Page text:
Judson Davie Dowling (born April 30, 1880 in Daleville, Dale County; died November 2, 1946 in Mount Olive, North Carolina) was a physician who served as the first Jefferson County Health Officer, appointed in 1917.
Dowling was one of seven children raised by Samuel Lawson and Sarah Jane Windham Dowling of Dale County. He attended school at Ozark and found work as a railroad dispatcher in St Augustine, Florida. He read law there and after passing the Florida state bar served as a municipal judge. He then moved to Birmingham in 1905 to attend the Birmingham Medical College. He graduated in 1909 and completed a two-year residency at Hillman Hospital, then went on to complete specialist training as an obstetrician in Boston and at New York City's Sloan Hospital for Women.
In 1915 Dowling was hired as an assistant to Birmingham health officer Russell Cunningham. Two years later Dowling was appointed to head the newly-created Jefferson County Health Department and also to succeed Cunningham as health officer for the city. He staffed his department with qualified professionals and led a major investment in improvements to public health and sanitation and was the central figure in the region's decisive response to the 1918 influenza pandemic.
By 1920 he had turned his attention to food safety, and in particular, dairy practices. He instituted regular inspections of milk at the point of sale, effectively requiring pasteurization. On the evening of May 17, 1922 a group of men awakened him at home on the pretense of a medical emergency and abducted and flogged him, ordering him to leave town. It was suspected, but not proven, that the men were associated with the Ku Klux Klan and had been hired or encouraged by dairy owners to intimidate Dowling. He was not intimidated and civic leaders rallied to his support. The city's first anti-masking law was partly credited to the infamous incident.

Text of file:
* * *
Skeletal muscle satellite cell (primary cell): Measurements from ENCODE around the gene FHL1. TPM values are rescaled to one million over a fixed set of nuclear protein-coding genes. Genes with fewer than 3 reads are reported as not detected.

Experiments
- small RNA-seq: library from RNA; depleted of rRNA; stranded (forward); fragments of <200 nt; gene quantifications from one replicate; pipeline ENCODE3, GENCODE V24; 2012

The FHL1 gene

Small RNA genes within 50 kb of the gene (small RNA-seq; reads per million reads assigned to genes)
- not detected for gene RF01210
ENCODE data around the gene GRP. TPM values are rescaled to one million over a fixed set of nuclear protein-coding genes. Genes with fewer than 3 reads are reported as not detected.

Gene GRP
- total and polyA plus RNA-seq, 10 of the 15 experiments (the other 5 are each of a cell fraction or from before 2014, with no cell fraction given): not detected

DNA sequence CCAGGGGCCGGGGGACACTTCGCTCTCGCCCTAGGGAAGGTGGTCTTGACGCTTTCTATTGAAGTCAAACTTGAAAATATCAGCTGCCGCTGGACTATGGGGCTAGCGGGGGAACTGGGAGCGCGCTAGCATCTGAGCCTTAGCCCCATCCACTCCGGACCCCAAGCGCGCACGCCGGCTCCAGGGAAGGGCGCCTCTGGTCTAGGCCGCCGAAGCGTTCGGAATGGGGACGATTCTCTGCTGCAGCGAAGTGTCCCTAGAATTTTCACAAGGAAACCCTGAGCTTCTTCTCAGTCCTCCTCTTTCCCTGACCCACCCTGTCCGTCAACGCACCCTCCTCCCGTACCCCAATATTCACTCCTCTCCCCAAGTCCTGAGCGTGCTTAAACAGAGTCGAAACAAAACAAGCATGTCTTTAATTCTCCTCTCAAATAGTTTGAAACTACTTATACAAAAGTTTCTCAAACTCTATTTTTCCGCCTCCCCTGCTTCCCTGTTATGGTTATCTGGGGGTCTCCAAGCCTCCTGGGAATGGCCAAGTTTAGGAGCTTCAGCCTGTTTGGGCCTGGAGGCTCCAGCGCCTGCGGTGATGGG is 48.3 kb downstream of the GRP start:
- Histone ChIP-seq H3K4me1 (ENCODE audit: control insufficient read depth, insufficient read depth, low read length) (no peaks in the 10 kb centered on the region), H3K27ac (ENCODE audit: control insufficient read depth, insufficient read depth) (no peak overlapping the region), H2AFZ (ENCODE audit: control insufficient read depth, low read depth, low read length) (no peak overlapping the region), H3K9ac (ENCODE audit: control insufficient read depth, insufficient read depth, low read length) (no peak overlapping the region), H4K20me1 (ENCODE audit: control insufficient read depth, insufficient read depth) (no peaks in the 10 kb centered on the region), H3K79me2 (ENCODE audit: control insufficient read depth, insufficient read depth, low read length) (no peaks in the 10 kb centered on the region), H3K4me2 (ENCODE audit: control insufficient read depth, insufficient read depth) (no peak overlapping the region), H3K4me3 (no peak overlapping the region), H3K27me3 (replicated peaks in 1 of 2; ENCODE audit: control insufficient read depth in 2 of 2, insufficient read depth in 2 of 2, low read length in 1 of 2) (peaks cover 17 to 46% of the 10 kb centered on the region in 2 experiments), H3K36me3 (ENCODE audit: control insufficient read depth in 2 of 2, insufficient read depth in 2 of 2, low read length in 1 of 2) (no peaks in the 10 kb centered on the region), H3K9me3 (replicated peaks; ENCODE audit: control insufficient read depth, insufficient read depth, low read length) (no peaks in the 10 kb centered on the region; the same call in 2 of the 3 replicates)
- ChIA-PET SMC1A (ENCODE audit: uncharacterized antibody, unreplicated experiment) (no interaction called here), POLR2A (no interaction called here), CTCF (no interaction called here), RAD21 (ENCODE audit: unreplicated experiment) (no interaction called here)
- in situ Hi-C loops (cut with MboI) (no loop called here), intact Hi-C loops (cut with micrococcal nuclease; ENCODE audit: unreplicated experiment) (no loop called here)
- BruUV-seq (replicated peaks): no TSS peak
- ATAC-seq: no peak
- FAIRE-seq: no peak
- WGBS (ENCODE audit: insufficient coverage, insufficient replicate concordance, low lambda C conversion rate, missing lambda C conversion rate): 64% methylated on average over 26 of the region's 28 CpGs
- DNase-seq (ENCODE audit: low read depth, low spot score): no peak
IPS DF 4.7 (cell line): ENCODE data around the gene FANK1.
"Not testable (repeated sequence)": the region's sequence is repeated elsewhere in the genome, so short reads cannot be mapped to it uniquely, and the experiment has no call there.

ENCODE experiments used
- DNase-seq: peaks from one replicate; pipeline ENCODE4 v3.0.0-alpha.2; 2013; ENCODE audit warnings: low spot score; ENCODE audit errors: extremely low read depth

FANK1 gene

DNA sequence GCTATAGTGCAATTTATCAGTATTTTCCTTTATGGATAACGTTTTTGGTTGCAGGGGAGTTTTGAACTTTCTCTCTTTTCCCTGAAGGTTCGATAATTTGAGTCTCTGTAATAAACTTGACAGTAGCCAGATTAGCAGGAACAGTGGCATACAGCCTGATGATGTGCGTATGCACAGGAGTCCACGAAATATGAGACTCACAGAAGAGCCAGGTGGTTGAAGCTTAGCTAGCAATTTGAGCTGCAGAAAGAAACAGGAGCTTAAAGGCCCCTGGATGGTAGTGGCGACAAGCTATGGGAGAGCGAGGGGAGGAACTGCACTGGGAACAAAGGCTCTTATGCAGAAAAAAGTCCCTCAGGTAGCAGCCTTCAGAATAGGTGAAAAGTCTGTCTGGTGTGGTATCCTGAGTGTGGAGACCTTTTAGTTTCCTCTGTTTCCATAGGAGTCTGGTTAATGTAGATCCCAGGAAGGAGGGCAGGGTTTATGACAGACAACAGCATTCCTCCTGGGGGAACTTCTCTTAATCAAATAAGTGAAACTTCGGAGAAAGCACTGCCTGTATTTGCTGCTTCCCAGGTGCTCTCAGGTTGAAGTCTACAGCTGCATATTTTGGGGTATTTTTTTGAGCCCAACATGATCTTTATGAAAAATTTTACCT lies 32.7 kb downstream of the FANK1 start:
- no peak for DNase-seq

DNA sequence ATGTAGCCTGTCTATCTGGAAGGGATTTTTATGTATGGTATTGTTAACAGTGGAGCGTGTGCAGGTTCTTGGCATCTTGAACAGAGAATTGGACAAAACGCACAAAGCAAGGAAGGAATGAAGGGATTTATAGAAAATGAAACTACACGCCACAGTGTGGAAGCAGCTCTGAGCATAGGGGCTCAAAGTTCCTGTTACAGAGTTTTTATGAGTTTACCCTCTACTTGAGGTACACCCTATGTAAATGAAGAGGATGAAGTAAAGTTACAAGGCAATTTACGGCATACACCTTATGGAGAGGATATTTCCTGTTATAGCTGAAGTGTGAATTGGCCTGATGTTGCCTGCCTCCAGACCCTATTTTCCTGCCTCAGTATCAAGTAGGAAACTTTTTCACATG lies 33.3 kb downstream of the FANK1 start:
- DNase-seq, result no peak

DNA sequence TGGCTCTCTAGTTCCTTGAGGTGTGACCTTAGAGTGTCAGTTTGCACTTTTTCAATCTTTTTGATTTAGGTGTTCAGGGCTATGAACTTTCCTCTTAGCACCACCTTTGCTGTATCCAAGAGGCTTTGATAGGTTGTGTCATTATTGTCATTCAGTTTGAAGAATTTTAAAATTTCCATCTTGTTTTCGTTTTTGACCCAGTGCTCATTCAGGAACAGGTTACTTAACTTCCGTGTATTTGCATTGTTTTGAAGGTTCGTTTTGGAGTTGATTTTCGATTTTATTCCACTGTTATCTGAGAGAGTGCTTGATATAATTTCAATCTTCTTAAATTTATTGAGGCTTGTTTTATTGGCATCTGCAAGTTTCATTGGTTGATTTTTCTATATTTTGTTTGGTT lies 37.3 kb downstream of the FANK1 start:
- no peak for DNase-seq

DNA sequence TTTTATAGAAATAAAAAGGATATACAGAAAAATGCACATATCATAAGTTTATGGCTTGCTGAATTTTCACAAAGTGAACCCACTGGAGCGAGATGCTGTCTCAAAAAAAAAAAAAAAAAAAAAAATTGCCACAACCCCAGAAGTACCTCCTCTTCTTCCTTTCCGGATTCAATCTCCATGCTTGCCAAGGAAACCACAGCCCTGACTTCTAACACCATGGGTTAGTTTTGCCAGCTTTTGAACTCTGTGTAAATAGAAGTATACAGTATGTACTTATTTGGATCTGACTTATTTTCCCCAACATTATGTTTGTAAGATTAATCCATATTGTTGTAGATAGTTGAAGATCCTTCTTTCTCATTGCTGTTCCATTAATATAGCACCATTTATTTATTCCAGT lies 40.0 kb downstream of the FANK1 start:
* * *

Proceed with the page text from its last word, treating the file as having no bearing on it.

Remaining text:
In 1924 the Birmingham News awarded Dowling its "Loving Cup" for, "that citizen of Birmingham who had been most useful to the city during the year". It was reported at the time that his efforts had succeeded in reducing the death rate from typhoid fever from 36.6 per 100,000 to 12.6; of malaria from 10.6 to 1.5; and of tuberculosis from 215.2 to 136.6. He also established a corps of public health nurses, outfitted a testing laboratory, eliminated midwifery, and promoted the extension of the Jefferson County Sewer System.
His wife Lillian died in 1930 and he was remarried, to the former Fleta McWhorter, in 1935. Dowling left his position in 1941 to became a Regional Medical Director for the U.S. Public Health Service, and later served as superintendent of the Eastern State Hospital for Mental Diseases in Knoxville, Tennessee. He was a fellow of the American Medical Association and a director of the Alabama Tuberculosis Association.
- Cruikshank, George H. (1920) History of Birmingham and Its Environs: A Narrative Account of Their Historical Progress, Their People, and Their Principal Interests 2 volumes. Chicago, Illinois: Lewis Publishing Company. - via Birmingham Public Library Digital Collections
- "The Laity Honors A Health Worker" (March 1924) The Nation's Health Vol. 6, No. 3, p. 191–192.
- Dowling, R. A. (1959) A Dowling family of the South self-published, p. 92 - via Internet Archive - accessed April 6, 2020
- Judson Davie Dowling at Findagrave.com